The magic lantern slides (hyalotypes) in this collection date from late 1850s to early 1900s. The glass slides depict a variety of lighthouse scenes from around the UK including some exhibitions that featured lighthouses.
There are also many different sizes of magic lantern slides, however the ones in this collection tend to be 3.5 by 3.5 inches.
The history of Magic Lantern Slides can be traced back to the mid 1600s.
In the early years of the twentieth century glass lantern slides were a popular form of entertainment, known as "magic lantern" exhibitions.
The image header above shows an Magic Lantern Slide Projector, at first glance you would assume it was a small stove due to the size and design. It has a metal cover now, where once a vent stack on the top would have let heat and smoke out. The outside is made from metal and this became very hot due to the light source heat that was produced from the lamp inside. Now an electric bulb is the source of illumination, originally it would have usually been fuelled from burning oil or gas, a burning a piece of calcium, and then electricity. The current conversion of the lamp was to the LED bulb that doesn't produce heat so the projector can be worked easily for a much longer period of time.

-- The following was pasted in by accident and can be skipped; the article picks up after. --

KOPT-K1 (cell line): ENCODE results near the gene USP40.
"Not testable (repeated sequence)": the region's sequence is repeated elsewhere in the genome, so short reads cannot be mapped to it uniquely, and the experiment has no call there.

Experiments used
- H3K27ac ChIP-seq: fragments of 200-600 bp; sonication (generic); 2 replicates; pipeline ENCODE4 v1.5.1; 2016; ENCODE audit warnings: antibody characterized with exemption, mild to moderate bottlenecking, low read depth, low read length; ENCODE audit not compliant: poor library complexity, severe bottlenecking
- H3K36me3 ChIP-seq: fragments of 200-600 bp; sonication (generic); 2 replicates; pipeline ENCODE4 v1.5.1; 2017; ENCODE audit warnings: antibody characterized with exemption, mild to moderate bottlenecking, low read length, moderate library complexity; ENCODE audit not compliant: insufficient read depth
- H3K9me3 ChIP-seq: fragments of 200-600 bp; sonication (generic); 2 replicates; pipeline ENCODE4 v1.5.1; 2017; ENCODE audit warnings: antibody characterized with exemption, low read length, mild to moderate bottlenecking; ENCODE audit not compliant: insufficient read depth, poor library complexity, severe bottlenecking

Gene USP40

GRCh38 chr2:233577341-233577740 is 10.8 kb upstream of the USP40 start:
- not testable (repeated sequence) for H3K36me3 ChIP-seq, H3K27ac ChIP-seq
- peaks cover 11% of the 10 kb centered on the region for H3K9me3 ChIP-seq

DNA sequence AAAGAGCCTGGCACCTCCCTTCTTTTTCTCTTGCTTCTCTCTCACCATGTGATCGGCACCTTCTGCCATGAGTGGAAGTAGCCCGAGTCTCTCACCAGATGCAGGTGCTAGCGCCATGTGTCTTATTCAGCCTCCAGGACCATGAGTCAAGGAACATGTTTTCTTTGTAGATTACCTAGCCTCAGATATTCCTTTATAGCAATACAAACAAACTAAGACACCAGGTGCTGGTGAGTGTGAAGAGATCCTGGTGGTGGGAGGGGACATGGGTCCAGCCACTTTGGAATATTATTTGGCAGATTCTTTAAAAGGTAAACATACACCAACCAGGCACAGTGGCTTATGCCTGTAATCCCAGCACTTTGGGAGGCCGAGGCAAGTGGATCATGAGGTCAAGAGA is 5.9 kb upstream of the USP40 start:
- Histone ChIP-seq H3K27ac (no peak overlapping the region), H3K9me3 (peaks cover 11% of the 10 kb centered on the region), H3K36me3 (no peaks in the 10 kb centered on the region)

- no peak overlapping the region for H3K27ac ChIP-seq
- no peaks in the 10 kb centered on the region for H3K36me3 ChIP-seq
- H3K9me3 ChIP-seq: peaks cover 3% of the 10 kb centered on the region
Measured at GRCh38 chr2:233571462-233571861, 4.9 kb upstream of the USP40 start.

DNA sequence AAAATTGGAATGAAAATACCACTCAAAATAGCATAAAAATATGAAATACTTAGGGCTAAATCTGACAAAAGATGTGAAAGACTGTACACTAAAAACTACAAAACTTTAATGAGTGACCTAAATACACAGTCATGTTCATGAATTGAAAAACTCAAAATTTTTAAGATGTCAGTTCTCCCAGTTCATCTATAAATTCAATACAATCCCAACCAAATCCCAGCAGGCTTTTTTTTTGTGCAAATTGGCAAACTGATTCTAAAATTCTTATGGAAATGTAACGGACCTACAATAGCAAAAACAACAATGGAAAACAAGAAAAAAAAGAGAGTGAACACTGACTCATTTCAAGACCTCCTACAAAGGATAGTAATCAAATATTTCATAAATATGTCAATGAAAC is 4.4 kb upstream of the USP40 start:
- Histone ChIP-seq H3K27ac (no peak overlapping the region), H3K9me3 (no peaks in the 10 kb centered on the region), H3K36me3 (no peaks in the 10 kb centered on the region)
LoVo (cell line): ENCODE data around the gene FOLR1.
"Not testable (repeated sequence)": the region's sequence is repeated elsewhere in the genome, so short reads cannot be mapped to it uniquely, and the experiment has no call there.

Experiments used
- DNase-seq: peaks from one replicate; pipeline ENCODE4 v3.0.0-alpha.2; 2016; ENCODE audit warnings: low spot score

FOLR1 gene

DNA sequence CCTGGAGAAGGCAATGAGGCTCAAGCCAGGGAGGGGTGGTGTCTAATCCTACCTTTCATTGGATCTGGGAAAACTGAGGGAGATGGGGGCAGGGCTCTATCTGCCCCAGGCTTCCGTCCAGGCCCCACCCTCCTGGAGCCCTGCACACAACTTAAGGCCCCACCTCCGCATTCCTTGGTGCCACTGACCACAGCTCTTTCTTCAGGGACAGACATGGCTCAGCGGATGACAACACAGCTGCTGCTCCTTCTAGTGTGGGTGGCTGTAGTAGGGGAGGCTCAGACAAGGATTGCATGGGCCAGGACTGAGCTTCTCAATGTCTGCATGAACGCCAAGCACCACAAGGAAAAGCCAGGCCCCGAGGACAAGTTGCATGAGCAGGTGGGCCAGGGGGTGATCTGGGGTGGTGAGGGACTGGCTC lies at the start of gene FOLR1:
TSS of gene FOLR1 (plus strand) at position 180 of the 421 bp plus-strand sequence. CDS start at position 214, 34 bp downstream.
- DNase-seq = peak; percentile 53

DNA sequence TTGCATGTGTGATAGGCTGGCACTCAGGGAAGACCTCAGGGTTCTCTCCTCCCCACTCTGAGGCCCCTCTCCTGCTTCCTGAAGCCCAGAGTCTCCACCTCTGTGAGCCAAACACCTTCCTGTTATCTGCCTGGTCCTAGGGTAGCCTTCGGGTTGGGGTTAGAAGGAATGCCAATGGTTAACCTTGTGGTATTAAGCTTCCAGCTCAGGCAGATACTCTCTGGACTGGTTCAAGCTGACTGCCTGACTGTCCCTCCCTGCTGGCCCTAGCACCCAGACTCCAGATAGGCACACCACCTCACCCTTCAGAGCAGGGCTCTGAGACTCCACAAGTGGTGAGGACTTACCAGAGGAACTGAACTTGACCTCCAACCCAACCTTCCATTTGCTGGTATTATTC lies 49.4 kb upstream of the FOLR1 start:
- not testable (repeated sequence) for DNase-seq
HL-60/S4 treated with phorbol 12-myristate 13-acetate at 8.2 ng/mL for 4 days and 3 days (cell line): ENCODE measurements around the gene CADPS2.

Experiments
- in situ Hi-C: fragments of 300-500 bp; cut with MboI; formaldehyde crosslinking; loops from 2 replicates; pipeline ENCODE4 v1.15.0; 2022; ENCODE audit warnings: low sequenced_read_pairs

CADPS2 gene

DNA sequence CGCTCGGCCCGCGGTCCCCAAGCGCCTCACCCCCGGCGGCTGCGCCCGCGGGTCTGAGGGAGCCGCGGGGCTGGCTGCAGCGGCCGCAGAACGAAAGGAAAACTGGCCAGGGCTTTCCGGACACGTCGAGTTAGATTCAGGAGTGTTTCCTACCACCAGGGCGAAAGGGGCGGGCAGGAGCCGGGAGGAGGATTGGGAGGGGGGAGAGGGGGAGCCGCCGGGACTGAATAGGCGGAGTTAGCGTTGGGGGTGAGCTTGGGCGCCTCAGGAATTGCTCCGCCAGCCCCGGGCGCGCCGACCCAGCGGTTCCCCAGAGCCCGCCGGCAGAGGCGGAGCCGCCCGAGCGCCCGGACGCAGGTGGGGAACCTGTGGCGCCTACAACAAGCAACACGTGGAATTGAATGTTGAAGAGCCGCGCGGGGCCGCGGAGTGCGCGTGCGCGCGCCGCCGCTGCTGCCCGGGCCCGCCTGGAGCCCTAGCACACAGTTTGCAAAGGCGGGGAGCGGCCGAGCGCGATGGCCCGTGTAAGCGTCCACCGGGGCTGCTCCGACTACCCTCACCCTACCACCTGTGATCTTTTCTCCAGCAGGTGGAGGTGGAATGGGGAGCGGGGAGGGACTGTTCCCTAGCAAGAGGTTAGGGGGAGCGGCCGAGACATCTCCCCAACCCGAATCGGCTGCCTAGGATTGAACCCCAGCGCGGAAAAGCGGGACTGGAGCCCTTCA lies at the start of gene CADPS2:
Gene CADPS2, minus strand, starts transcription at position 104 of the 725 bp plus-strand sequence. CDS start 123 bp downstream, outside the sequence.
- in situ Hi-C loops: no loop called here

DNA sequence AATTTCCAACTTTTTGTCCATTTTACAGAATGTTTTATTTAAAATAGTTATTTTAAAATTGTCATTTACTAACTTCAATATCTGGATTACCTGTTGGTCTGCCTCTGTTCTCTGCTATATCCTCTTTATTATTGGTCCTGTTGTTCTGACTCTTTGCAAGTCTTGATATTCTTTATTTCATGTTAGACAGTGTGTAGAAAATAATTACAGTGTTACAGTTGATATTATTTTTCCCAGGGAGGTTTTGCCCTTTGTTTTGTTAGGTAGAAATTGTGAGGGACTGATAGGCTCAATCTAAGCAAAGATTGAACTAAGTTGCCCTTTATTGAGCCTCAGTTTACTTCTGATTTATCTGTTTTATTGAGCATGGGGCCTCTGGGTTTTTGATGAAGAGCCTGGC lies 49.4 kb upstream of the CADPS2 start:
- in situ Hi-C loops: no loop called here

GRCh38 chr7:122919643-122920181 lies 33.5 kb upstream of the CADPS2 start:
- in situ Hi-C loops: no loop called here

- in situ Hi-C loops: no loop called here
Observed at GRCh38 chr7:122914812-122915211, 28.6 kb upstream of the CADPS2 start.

The light was projected through the glass lens barrel on the front of the Magic Lantern Projector.
The slides and slide shows continued to be popular into the 20th century and were the precursors of the modern slide projectors. Today the latest projector can fit in the palm of your hand, working wireless and displaying content streamed from a mobile smartphone. More information about magic lantern slides can be found here: https://en.wikipedia.org/wiki/Magic_lantern